2012 Young Investigator – Geoffrey F. Woodman

Geoffrey F. Woodman

Department of Psychology and Vanderbilt Vision Research Center
Vanderbilt University

Dr. Geoffrey F. Woodman is the 2012 winner of the Elsevier/VSS Young Investigator Award.  Dr. Woodman is  Assistant Professor in the Department of Psychology and Vanderbilt Vision Research Center at  Vanderbilt University, in Nashville, Tennessee. Geoff’s important contributions to vision science range from fundamental insights into human visual cognition to the development of novel electrophysiological techniques. His uniquely integrated approach to comparative electrophysiology has demonstrated homologies between man and monkey in the ERP components underlying attention and early visual processes, enabling new understanding of their neural bases. Geoff has also made key breakthroughs in the understanding of visual working memory, placing it at the center of the interaction between high-level cognition and perception.  In the ten years since gaining his PhD, Geoff has been exceptionally productive, moving forward the core disciplines of visual perception, attention and memory,  through his many insightful and high-impact papers. His breadth, technical versatility and innovation, particularly in linking human and non-human-primate studies, represent true excellence in vision sciences research.

Elsevier/Vision Research Article

Dr. Woodman’s presentation:

Attention, memory, and visual cognition viewed through the lens of electrophysiology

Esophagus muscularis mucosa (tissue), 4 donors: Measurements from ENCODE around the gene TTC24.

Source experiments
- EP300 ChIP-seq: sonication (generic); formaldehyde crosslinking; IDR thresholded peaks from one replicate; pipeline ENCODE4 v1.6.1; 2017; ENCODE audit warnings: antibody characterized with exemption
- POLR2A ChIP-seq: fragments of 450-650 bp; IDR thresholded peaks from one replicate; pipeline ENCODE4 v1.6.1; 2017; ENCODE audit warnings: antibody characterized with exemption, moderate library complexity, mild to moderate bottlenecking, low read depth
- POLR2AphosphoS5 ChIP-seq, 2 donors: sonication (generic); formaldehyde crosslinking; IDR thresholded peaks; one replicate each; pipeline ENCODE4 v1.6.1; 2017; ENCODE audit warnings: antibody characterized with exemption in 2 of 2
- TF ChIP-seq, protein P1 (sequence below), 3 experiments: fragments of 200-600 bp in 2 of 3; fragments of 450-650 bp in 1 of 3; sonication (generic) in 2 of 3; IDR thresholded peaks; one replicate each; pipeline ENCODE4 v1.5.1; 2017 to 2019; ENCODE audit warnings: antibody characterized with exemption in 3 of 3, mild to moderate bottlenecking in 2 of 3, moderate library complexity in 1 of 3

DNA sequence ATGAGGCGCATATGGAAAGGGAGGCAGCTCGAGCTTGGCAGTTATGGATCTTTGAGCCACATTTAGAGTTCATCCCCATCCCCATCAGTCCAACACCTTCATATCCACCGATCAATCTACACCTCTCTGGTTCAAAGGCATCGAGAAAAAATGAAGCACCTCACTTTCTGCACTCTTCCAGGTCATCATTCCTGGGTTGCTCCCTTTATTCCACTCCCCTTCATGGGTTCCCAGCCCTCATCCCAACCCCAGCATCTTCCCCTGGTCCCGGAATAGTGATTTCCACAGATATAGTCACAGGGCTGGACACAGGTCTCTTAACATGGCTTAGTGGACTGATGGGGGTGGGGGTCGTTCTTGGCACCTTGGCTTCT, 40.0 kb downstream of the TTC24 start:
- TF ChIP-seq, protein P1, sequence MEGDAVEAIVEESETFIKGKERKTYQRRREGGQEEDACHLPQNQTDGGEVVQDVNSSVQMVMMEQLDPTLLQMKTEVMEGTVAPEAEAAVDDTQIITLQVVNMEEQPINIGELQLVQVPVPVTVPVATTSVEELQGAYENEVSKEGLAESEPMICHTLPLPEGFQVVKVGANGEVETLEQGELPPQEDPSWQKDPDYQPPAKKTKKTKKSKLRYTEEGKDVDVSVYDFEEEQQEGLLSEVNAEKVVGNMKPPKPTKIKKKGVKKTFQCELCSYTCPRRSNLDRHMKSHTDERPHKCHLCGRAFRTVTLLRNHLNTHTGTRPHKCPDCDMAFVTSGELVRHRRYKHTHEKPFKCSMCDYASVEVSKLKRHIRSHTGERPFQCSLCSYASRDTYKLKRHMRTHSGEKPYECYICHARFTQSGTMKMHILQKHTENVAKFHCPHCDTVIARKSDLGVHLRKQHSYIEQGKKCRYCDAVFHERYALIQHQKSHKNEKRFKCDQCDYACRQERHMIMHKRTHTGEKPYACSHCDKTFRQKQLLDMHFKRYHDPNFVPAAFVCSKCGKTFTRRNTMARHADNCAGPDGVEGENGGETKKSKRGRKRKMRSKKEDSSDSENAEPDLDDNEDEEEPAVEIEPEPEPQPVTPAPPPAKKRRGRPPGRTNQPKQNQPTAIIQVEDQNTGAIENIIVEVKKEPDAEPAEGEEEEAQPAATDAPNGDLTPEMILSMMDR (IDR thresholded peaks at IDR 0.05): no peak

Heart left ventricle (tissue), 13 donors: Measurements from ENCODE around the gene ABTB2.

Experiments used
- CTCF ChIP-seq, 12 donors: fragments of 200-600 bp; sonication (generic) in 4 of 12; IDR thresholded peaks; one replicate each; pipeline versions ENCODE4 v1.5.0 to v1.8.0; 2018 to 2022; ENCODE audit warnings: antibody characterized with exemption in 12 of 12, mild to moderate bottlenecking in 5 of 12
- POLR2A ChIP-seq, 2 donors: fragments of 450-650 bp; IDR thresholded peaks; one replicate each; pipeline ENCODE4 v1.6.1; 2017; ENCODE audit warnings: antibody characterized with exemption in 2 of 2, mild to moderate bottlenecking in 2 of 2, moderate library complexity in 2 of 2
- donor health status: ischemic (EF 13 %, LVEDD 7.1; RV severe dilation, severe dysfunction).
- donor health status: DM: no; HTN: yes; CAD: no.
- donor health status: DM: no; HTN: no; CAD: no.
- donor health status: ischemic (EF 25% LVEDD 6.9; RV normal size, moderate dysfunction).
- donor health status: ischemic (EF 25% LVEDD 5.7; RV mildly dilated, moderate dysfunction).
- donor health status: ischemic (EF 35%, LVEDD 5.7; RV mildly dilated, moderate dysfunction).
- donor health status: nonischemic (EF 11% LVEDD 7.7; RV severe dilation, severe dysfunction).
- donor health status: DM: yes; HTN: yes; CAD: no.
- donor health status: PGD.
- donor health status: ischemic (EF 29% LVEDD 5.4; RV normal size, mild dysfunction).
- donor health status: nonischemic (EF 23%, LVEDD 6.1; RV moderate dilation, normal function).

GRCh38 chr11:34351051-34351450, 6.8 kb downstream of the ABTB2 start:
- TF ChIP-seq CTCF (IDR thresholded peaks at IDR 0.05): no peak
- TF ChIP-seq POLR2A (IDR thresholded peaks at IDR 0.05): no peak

Sunday, May 13, 7:00 pm, Royal Palm Ballroom

How do we find our children on a crowded playground, our keys in the kitchen, or hazards in the roadway? This talk will begin by discussing how measurements of electrical potentials from the brain offer a lens through which to observe the processing of such complex scenes unfold.  For example, I will discuss our work showing that when humans search for targets in cluttered scenes, we can directly measure the target representations maintained in visual working memory and what information is selected by attention.  Moreover, when the searched-for target is the same across a handful of trials we can watch these attentional templates in working memory handed off to long-term memory. Next, I will discuss our recent work demonstrating that redundant target representations in working and long-term memory appear to underlie our ability to exert enhanced cognitive control over visual cognition.  Finally, I will discuss our work focused on understanding the nature of these electrophysiological tools.  In studies with nonhuman primates we have the ability to record event-related potentials from outside the brain, like we do with humans, but also activity inside the brain revealing the neural network generating these critical indices of attention, memory, and a host of other cognitive processes.